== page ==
ENGL 367: The Byron-Shelley Circle
Course Convenor: Prof Simon Bainbridge
Seminar Time and Venue: Thursday 9am – 11am, Bowland North SR21 (Term 2)
Course Aims and Objectives:
This course examines the work of three of the great writers of the Romantic period, the poets Lord Byron and Percy Shelley, and the novelist Mary Shelley. Famously, these three writers lived and worked together during the summer of 1816, an episode that produced two of the dominant myths of modern literature – Frankenstein (in Mary Shelley’s novel) and the Vampire (in a story based on Byron by another member of the group, John Polidori) – both of which we will examine. Throughout their careers these writers were engaged in a creative and critical conversation with each other that addressed major themes including: conceptions of the heroic; the possibilities of political change; literary, scientific and biological creation; the East; transgressive love; gender roles; and the Gothic. This course will provide an opportunity to study in detail these writers’ works and to consider them within their historical, cultural and intellectual contexts.
1 x 1,500-word close reading exercise (20%); 1 x 4,000-word essay (80%).
Close reading exercise by 12 noon, Monday Week 7, Term 2.
Essay by 12 noon, Monday Week 1, Term 3.
1 two-hour seminar per week (with the exception of Independent Study Week).
On successful completion of this course students will have:
- acquired an understanding of the writings of members of the Byron-Shelley circle and of the relations between these writings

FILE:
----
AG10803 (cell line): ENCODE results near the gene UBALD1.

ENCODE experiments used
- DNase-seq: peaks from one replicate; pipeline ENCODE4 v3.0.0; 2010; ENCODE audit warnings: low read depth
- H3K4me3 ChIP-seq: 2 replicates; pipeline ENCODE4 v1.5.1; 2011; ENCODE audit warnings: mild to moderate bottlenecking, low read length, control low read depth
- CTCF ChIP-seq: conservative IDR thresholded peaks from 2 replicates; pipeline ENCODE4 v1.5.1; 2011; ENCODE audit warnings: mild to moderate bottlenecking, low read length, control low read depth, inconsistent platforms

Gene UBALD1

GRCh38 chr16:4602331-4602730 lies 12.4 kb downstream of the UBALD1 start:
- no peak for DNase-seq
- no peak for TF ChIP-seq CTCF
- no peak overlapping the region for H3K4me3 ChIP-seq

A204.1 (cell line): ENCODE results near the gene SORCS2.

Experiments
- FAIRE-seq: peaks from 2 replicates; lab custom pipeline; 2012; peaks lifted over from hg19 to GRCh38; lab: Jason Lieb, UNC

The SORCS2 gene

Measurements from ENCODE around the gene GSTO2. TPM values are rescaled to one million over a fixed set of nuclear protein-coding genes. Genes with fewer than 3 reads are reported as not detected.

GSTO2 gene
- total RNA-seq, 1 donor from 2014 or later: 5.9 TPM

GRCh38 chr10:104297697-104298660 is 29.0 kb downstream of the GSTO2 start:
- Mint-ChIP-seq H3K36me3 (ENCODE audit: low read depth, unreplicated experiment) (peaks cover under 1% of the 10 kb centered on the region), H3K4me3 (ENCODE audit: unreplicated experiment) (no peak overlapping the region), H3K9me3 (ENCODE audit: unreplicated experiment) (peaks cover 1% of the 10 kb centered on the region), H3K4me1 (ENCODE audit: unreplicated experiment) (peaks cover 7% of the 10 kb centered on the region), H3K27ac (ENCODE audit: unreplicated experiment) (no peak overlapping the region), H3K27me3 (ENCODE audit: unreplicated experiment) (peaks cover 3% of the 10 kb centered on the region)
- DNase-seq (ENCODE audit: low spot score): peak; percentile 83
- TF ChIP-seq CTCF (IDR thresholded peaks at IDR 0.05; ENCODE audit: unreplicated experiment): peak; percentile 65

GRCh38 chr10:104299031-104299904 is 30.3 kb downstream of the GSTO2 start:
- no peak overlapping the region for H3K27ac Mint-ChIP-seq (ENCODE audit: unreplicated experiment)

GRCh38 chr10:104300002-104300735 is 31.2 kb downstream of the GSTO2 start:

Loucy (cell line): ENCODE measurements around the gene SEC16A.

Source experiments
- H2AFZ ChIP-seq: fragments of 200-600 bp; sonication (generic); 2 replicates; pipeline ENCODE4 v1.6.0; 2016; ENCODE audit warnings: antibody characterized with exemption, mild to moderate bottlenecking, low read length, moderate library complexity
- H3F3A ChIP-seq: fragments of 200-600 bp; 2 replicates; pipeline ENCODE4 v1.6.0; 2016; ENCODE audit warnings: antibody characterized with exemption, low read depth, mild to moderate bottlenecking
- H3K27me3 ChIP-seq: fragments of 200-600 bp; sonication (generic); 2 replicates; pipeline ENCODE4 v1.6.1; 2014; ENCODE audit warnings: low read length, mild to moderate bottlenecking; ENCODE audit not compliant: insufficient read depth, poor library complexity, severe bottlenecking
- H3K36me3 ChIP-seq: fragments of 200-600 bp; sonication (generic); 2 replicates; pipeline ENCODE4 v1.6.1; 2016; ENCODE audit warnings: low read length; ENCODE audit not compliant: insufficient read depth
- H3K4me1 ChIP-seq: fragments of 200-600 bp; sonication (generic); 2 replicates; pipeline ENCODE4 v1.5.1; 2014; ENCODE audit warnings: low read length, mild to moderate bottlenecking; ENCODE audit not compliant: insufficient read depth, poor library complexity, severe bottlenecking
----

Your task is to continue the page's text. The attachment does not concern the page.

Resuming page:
- identified key themes in the writings of the Byron-Shelley circle and explored different treatments of them
- investigated the uses of literary forms in the writings of the Byron-Shelley circle
- related the literature to historical, cultural, and literary contexts
- gained a sense of the nature of the contemporary critique of the members and writings of the Byron-Shelley circle
- considered a range of critical and theoretical approaches to the texts
- developed skills of close reading and analysis
- developed communication and writings skills through seminar participation and completion of assessments
Byron, the Major Works, ed. Jerome J. McGann (Oxford U.P., 2008)
Shelley’s Poetry and Prose, ed. Donald H. Reiman and Neil Fraistat (Norton, 2002)
Frankenstein, ed. Maurice Hindle (Penguin, 1992)
The Last Man, ed. Morton D. Paley (Oxford World’s Classics, 1994)
The Byronic Hero, Orientalism and Gender I:
Byron, The Giaour
The Byronic Hero, Orientalism and Gender II:
Byron, Don Juan, cantos V & VI
Percy Shelley: Selected Poems:
‘Mont Blanc’, ‘Hymn to Intellectual Beauty’, ‘Ozymandias’, ‘Ode to the West Wind’, ‘To a Sky-Lark’, ‘The Mask of Anarchy’, ‘Sonnet: England in 1819
The Romantic Prometheus I:
Byron, ‘Prometheus’; Percy Shelley, Prometheus Unbound
Independent Study Week
1,500 word close reading exercise (to be submitted 12pm, Monday Week 7)
The Romantic Prometheus II:
Mary Shelley: Frankenstein, or The Modern Prometheus
Byron, Beppo; Percy Shelley, ‘Lines Written among the Euganean Hills’
The Last Man
The Contemporary Critique of Romanticism:
Percy Shelley, Julian and Maddalo; John Polidori, ‘The Vampyre’.
Back to: ENGL 365
Forward to: ENGL 369